Student stories

7 Dec

I stand in my dimly lit journalism classroom, pointing toward the yellow-lit, pull-down screen bearing the typed words of a student from six years back, in the fall of 2005. As the students of 2011 listened, I praised the qualities of Danielle’s narrative lead, which starts with a boy at a local school telling her, “I had a dream about you last night!”

Danielle’s heart expands, expecting a “profession of love” so common from kindergarteners, and asks what the dream is about.

“You were a goat!” the kid tells her.

I tell my students that I’m still troubled by the paradox of the story: If she was a goat, how did the kid know it was her? Still, such problematic implications don’t diminish the power of these community service stories to amuse, or to move in more earnest ways. I share a few more examples, such as the one past student who was afraid that merely writing letters for Amnesty International wasn’t going to sound immediate and exciting enough in class (she overcame that fear), or the other overwhelmed by hordes of children at a Halloween Festival. If I had time, I’d share the one about a student at Heifer Project being knocked down by an over-eager hog during feeding time, or the one about the student who, on her first day in an after-school program, had a little girl volunteer, “My daddy grabs me by the shirt and yells in my face.”

These stories, and so many more, are part of the final paper in my Introduction to Journalism class at Assumption College. The students volunteer 25 hours at a local agency, then write an extensive profile of someone who works at that site, using the personal story to also illuminate the work of the agency and the social problems it seeks to address. A few years into teaching the course, it hit me that I’d spent all semester training them never to use first person – in the process never giving them the chance to tell the story of their own volunteer work. Enter the first-person column, telling the story of their semester of service, hopefully making some deeper point in the process.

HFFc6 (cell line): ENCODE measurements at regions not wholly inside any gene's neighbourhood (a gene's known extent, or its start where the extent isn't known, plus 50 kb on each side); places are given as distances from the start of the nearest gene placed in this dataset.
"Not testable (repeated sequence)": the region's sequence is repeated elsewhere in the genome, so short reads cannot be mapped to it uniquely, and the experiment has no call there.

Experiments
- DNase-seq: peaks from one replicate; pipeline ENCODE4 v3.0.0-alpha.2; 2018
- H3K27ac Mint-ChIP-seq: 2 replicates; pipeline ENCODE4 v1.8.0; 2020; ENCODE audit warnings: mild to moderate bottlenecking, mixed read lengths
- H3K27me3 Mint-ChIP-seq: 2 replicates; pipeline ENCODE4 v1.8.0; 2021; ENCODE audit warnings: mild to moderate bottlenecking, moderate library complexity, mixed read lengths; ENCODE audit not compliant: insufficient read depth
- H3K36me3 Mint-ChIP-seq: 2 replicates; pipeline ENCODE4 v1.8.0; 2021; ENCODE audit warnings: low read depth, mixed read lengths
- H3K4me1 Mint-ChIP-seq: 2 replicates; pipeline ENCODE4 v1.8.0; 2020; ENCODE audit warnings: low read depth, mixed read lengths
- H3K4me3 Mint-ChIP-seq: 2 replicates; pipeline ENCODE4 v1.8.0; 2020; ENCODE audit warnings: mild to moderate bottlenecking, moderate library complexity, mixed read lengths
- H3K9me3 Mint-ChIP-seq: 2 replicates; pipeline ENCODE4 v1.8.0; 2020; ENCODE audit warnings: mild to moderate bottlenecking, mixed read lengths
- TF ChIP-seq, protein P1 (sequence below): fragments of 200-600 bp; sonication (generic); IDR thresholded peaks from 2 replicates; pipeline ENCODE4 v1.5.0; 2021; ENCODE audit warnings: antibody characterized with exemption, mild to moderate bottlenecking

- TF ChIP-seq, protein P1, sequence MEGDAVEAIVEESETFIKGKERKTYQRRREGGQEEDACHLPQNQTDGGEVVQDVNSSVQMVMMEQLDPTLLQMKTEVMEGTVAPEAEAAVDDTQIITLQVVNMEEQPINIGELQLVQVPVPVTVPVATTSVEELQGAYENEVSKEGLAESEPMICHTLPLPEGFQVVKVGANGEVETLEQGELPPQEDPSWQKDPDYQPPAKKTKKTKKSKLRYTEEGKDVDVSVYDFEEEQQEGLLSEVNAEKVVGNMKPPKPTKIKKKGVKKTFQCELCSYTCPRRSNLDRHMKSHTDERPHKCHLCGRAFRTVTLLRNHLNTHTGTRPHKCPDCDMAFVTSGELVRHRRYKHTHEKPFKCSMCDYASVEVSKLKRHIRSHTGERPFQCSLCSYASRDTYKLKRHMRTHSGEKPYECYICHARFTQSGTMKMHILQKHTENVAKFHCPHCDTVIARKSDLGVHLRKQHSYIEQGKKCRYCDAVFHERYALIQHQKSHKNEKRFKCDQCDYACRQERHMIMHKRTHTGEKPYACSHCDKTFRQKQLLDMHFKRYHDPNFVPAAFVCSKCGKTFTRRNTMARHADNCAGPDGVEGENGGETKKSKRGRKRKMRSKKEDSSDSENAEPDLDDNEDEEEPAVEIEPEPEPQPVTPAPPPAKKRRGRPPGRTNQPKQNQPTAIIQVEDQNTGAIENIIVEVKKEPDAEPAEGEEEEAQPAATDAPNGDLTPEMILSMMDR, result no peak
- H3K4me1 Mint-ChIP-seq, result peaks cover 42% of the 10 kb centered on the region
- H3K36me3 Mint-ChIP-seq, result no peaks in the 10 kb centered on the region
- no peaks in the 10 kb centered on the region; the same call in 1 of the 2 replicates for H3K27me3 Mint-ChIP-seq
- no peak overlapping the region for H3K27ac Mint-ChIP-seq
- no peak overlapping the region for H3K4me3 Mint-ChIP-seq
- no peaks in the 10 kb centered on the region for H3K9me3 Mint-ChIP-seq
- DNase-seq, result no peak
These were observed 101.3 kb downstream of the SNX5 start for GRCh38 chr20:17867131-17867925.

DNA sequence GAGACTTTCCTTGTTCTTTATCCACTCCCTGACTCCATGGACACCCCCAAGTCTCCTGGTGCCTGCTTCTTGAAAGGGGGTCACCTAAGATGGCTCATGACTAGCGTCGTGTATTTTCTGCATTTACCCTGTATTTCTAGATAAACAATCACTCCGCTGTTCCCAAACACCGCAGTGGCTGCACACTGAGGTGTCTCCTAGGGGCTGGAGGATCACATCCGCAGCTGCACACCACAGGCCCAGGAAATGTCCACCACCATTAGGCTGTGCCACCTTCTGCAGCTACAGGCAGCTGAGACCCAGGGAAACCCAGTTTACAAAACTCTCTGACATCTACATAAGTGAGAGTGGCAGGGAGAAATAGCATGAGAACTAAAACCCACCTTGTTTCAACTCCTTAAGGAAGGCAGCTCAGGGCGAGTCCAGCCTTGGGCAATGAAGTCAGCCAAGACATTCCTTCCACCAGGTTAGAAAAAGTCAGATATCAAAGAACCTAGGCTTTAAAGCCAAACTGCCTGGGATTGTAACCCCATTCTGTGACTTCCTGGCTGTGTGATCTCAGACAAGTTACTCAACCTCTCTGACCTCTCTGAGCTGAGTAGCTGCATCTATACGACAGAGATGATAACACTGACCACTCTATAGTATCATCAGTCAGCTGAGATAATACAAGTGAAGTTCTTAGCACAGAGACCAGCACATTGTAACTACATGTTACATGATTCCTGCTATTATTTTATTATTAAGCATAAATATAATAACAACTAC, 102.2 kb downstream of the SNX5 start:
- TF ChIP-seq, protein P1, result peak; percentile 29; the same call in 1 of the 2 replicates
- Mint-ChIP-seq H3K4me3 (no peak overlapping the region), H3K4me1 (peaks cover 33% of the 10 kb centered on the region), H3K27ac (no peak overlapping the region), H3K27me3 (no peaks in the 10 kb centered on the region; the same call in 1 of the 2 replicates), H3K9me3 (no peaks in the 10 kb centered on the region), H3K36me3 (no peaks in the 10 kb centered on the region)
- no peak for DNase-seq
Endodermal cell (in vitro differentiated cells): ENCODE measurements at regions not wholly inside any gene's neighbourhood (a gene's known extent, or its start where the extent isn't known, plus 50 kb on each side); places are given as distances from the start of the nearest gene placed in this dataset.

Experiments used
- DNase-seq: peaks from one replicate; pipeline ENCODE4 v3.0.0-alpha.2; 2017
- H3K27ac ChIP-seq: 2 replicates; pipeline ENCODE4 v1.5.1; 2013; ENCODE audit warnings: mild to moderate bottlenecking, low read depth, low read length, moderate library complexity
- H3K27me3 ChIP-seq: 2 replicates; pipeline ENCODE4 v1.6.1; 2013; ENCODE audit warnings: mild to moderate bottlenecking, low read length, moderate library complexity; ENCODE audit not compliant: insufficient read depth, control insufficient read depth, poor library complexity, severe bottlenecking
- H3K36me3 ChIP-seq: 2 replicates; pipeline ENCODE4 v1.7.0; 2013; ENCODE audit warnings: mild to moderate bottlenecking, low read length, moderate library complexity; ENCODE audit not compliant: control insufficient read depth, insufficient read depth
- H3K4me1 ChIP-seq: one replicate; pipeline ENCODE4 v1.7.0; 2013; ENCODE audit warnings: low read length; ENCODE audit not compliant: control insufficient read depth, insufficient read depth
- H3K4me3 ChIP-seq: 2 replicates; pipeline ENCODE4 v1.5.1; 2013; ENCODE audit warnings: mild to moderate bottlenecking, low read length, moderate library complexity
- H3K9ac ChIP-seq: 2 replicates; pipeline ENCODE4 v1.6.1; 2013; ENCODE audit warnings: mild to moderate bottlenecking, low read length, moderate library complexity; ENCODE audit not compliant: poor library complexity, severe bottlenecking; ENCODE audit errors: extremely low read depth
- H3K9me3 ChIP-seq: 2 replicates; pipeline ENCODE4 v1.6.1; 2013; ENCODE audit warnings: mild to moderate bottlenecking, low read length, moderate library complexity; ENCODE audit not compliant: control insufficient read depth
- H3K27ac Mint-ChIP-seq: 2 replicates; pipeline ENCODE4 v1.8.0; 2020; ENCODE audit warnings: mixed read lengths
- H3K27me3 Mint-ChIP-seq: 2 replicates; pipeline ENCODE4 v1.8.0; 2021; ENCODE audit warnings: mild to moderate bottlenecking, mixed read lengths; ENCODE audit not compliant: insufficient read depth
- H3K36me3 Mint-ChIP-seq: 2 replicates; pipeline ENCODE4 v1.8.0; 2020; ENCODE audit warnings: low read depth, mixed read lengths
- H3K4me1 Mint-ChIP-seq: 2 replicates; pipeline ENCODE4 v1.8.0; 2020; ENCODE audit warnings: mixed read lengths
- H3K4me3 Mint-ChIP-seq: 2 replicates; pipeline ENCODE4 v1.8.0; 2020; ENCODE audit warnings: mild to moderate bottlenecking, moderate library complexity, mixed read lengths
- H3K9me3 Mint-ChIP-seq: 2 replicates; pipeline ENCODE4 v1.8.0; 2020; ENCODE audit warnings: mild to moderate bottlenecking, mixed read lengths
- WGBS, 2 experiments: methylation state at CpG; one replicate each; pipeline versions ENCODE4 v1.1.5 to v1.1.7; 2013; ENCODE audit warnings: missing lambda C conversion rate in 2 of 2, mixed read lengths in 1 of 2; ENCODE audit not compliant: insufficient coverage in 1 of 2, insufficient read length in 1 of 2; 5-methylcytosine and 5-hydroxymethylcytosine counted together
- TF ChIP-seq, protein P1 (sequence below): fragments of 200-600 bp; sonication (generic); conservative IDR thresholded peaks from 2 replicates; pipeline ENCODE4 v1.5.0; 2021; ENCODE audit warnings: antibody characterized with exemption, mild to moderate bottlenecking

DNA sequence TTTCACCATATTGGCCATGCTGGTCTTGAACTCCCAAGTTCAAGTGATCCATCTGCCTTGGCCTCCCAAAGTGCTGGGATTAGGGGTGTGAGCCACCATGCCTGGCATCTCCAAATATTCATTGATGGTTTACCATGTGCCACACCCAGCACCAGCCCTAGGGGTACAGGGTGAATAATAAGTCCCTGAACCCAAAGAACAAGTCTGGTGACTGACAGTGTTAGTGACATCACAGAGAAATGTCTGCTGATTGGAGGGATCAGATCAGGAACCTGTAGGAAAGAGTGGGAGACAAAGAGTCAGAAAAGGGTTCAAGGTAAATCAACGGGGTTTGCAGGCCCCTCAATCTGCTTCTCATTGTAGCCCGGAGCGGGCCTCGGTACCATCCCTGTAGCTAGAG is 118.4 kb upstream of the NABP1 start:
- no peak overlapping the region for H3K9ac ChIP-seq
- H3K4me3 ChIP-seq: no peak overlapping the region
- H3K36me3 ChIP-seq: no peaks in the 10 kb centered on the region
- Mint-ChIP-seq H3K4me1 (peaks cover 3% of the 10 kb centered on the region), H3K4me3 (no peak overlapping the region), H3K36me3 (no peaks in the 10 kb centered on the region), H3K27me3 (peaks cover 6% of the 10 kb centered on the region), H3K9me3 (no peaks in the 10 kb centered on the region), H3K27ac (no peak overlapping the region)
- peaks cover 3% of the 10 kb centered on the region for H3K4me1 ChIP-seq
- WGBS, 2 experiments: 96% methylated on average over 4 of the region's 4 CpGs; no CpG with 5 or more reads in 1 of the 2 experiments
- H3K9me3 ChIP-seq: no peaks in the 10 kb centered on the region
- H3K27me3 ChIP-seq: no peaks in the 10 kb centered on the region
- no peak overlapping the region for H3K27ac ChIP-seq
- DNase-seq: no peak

Of course, the first-person stories pale beside the third-person profiles of the service veterans about whom the students have already written. Some have seen a childhood full of pets translate into an adulthood of saving abandoned animals, leaving them blessed with a wealth of dog and cat stories. Some interviewees have come from economic circumstances as difficult as that of the children with whom they are now working, if not actually worse. Some have barely survived genocide in Africa to reach out to fellow African immigrants in Worcester. One or two have gone out and created the organization where they now work, driven by a sense of both a community need and an imaginative vision.

But while 25 hours at an agency pales besides 25 years, this semester, as always, the students have come away with stories of their own. One talked of giving manicures to elderly women at an assisted-living facility, how one woman at age 92 keeps telling her what a good life she has, while another always falls asleep, letting her fingers go limp in the hands of the student, who simply continues her manicure. Another student at the same facility writes of how when this fall’s snowstorm knocked out the power, but not the bingo game my student calls. As my student writes, the residents sat “in near darkness with only the emergency lights on and barely any heat, forcing us to wear our puffy winter jackets. I was literally yelling out numbers with no microphone and getting waves of ‘Was that 53 or 63?!’ Yet, not one person complained as the game ran long, my voice tired and cracked, and the room grew to near darkness.” My student was even more impressed when, as the power outage continued, residents declined the offer of their families to pick them up; this was home, one said.

Meanwhile, at the other end of the age spectrum, came the child who learned how to swim courtesy of a journalism student. As the writer towed him across the pool, he began yelling, so she “held him and tried to figure out what was wrong. He told me, ‘let go, let go! I can do it! I wanna to it myself!’ So I held him by the hands, let go, and he started to swim towards me, as I backed away, inch by inch.”

And of course as we head into Christmas break all my students must back away, must let go, for at least the time being.

But not without their stories.

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